The opportunity to work at the same academic level in Florida arose in 1997, and my allergy and asthma symptoms subsided dramatically. Then, MRI following a 2001 automobile accident revealed the presence of small lacunar infarcts in the putamen and corona radiata. I was 61. Neuropsychological assessment in subsequent years demonstrated striking discrepancies (>2 SD's) between verbal and performance scores, and a diagnosis of major depression accompanied bilateral knee arthroscopies to remove and repair meniscal tissues torn in a serious fall and what seemed a never-ending cascade of physical, neurological, and psychological challenges. Problems with balance, vision, incontinence (both urinary and fecal), bradyphrenia, fluctuating blood pressure changes, short-term memory, and functional ADLs developed with varying levels of severity. And as physicians, neurologists, and psychologists considered - and then ruled out - possible explanations including NPH and Binschwanger's syndrome, my research kept pace, with corresponding growth in my understanding of the conditions and diseases that I didn't have.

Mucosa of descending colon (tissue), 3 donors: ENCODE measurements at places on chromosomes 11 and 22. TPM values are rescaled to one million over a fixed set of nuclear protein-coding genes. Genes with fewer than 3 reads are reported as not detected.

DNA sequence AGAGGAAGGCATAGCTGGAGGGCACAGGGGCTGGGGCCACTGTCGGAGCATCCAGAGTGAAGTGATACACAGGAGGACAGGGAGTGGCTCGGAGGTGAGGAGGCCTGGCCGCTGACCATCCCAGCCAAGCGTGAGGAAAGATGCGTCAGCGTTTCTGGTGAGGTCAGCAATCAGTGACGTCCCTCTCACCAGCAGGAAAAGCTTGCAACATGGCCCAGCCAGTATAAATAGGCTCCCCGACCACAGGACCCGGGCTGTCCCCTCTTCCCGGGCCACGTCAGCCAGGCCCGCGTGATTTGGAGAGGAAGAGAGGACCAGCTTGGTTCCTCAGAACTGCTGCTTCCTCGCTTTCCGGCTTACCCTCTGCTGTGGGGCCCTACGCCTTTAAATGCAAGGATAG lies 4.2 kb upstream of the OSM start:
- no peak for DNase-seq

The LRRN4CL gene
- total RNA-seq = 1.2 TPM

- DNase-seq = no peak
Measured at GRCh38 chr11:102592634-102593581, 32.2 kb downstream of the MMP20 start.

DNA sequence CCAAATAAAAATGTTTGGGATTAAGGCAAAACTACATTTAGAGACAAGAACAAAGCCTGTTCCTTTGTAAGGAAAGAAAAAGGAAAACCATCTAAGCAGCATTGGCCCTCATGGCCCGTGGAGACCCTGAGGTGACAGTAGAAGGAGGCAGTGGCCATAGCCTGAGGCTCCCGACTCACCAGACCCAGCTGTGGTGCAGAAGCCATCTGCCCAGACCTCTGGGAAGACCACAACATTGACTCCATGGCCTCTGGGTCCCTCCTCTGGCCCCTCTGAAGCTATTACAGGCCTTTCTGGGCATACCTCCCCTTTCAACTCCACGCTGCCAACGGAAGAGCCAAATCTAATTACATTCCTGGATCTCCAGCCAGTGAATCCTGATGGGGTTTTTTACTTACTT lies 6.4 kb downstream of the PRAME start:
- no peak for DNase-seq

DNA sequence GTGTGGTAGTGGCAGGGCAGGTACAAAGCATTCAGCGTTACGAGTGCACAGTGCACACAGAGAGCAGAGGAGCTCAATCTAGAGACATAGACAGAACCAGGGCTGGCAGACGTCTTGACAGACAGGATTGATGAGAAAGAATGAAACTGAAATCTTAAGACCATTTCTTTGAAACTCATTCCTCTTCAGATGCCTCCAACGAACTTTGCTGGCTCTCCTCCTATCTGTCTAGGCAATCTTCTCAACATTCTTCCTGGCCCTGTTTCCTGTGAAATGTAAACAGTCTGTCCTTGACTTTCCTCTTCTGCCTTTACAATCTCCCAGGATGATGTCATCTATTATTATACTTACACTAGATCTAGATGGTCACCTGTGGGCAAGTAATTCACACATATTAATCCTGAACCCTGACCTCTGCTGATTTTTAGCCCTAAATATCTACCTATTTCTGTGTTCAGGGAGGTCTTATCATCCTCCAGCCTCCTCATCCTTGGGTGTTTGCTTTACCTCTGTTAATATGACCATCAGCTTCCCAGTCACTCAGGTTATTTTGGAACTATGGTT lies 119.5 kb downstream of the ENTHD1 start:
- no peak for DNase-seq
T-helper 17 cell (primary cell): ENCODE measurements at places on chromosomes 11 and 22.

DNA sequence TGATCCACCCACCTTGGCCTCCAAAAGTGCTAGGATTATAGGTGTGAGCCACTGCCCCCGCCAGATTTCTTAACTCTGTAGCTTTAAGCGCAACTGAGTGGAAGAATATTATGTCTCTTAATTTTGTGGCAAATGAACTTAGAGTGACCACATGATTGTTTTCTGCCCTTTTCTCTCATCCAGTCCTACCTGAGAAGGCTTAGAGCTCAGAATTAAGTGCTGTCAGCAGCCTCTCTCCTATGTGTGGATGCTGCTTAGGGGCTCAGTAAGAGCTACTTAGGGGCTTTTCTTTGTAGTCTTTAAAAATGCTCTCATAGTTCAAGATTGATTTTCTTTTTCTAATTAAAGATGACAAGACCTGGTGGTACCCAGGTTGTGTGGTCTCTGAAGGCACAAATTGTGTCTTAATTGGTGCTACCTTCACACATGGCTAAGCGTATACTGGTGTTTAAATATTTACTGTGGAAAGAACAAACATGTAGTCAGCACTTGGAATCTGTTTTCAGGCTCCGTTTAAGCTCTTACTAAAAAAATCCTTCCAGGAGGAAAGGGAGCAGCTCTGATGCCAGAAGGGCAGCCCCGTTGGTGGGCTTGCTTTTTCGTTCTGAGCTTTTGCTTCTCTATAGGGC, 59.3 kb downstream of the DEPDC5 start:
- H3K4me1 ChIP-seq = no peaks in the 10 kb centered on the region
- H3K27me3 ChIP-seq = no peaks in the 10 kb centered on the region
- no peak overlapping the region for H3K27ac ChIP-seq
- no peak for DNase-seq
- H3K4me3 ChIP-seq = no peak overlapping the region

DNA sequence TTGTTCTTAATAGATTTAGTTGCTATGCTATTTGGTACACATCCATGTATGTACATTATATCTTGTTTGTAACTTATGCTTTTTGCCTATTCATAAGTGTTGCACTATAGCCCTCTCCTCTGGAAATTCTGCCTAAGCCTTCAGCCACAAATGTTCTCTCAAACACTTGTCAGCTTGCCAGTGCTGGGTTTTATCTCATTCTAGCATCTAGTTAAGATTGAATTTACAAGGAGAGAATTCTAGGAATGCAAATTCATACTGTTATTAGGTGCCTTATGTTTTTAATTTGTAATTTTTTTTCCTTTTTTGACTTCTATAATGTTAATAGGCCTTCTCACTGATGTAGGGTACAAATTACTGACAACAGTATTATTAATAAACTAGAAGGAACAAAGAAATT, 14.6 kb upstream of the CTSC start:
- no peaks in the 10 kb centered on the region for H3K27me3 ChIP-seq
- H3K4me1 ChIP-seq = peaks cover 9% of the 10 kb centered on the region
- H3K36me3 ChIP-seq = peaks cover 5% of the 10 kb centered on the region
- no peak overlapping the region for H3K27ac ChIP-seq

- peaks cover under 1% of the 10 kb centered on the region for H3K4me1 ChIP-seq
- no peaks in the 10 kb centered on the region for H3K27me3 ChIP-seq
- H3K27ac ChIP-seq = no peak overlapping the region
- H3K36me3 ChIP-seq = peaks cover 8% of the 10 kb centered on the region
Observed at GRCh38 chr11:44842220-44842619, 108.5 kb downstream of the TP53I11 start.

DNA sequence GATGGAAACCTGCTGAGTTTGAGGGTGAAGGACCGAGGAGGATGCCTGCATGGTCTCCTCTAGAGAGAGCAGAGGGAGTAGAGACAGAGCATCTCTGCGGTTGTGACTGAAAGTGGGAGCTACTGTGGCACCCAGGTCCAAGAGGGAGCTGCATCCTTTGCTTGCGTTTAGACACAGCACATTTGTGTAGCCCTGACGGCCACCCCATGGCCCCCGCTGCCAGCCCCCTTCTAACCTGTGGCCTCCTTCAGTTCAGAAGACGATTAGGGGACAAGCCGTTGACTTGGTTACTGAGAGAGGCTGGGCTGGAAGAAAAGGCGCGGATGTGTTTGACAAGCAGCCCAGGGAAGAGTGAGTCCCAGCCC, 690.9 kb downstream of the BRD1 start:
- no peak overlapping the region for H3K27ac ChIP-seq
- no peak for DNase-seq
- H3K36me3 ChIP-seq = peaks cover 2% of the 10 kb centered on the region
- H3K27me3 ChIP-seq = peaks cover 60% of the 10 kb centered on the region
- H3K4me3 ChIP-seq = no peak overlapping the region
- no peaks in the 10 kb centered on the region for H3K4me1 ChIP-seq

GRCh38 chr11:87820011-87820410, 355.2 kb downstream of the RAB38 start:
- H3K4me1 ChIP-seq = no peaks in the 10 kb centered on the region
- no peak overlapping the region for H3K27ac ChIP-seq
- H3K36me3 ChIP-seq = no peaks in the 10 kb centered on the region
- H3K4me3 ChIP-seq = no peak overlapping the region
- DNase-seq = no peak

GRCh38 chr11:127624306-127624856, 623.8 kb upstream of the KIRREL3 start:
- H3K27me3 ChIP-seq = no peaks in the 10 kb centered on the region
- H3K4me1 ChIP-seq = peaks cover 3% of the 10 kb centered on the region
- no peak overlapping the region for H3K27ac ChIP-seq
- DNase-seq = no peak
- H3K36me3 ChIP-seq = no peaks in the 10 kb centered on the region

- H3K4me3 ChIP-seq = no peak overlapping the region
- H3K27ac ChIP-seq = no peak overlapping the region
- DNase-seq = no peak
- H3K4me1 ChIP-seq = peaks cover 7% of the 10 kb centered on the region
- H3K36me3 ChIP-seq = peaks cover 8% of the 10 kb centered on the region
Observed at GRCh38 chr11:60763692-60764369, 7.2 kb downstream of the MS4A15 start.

Finally, in 2004, there was a consensus that the most likely cause for my complex symptomatology was MCI/Early AD with unrelated physical conditions. By this time, the efforts to perform my professional responsibilities were exhausting, and I was able to take advantage of an early retirement opportunity and return from eight years working in Florida to live closer to family members in Upstate New York. Circulatory complications from my arthroscopies led to my arrival in NYS with both legs Unna booted, and I also enrolled in a local NIH study on detecting early AD via newly-developed 3-T MR technologies. On six-month follow-up, the study director determined that my imaging data was inconsistent with early AD, and I was dismissed from the study because - as he expressed it - my situation was too complicated to continue in the study as a control. He did offer the opinion that my symptoms might be the result of pseudodementia, a term I first considered perjorative.

    Fortunately, I was being seen for med management by a psychiatric senior resident whose supervisor was closely attuned to the mind-body continuum. In response to the stress of once again entering the Twilight Zone of not knowing what was happening to my mind/brain, we developed a therapeutic relationship that was warm, trusting, and mutually respectful. My persistent need to validate my experiences and understanding with research was met with patience, understanding, and encouragement to develop trust in my own judgement, and to resume writing - both for my own benefit, and possibly that of others.